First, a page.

THE EFFECT OF CAR SEATS ON NECK INJURIES IN LOW-SPEED REAR IMPACTS
Paper in proceeding, 1997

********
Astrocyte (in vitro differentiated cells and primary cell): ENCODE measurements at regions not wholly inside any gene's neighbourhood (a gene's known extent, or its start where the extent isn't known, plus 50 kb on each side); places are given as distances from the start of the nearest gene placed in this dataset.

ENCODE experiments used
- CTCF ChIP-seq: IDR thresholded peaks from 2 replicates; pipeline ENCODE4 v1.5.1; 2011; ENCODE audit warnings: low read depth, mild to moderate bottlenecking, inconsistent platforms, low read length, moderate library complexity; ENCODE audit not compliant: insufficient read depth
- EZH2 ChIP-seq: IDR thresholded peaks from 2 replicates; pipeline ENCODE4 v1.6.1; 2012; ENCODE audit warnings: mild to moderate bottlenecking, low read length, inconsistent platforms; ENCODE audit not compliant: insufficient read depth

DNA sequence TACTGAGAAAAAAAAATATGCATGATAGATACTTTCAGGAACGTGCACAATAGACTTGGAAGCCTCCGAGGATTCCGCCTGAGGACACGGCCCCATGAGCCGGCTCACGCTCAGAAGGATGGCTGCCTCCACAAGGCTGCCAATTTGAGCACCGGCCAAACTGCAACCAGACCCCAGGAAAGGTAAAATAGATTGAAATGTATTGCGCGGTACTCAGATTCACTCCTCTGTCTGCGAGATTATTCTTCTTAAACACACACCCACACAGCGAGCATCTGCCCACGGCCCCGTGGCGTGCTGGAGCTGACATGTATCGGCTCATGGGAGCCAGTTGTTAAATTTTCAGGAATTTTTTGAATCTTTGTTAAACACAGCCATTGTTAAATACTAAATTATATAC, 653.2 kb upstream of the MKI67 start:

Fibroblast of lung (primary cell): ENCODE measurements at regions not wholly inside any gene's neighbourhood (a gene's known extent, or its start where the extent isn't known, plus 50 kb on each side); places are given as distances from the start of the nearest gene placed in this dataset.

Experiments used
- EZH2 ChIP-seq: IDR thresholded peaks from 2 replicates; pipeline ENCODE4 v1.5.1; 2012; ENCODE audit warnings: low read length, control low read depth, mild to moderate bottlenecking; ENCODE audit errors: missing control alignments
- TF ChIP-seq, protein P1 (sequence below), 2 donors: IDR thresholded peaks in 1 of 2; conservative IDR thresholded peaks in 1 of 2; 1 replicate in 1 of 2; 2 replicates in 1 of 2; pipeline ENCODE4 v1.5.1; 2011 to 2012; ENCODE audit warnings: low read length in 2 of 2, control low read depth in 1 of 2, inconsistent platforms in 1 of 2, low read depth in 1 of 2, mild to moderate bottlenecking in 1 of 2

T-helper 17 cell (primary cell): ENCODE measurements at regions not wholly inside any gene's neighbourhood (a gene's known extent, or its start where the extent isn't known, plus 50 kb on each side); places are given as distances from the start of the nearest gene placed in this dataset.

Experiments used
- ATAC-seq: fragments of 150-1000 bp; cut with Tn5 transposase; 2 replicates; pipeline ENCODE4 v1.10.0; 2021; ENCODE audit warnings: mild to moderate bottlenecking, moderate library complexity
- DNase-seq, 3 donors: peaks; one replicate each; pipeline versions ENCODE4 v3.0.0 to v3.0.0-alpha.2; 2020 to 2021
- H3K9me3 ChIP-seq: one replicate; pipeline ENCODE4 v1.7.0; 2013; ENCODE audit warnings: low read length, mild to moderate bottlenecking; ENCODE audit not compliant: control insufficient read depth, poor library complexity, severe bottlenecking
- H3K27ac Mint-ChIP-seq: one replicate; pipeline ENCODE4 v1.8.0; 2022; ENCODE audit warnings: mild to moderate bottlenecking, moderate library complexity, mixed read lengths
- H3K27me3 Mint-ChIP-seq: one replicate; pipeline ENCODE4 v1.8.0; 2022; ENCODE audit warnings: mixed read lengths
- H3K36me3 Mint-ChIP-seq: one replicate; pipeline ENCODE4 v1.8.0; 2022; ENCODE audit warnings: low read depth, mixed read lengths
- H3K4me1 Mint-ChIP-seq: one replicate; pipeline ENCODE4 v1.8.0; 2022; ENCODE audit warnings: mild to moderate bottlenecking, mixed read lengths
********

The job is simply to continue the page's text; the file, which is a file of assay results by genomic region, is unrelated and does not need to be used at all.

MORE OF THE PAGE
Neck injuries often occur at low impact velocities, typically less than 20kph. Such accidents usually result in minor 'whiplash' injuries, but about 10% of them lead to permanent disability with degree of disability over 10%. Factors that could influence the risk of sustaining neck injuries in rear impacts include: (1) the distance between the head and the head restraint; (2) the seat's stiffness structure; and (3) the car's rear structure. This article outlines some tests to show whether the seats or the structure affect neck injuries more. Two cars, with empty weights 705kg and 725kg, were impacted from the rear at 20kph by a mobile barrier in two full-scale rear-impact tests. The drivers' seats were retained, but the front passenger seats and their attachments were swapped over. Various motion sensors and high-speed cameras recorded the motions of the dummies in the passenger seats. The motion of dummies in mini-sled rear-impact tests was also recorded. It was found that seat design, not car structure, was the reason for differential dummy loading. Dummy acceleration does not really start until car acceleration has almost finished. The article finally evaluates some new principles for designing a car seat, which aim to minimise the motion between the lower and upper ends of the cervical spine in a rear collision.